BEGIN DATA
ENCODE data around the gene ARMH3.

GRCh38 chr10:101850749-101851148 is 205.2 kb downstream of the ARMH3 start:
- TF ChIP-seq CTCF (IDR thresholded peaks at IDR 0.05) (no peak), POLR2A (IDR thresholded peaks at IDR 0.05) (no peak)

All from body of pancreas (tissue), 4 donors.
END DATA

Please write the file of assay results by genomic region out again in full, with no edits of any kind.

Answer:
ENCODE data around the gene ARMH3.

GRCh38 chr10:101850749-101851148 is 205.2 kb downstream of the ARMH3 start:
- TF ChIP-seq CTCF (IDR thresholded peaks at IDR 0.05) (no peak), POLR2A (IDR thresholded peaks at IDR 0.05) (no peak)

All from body of pancreas (tissue), 4 donors.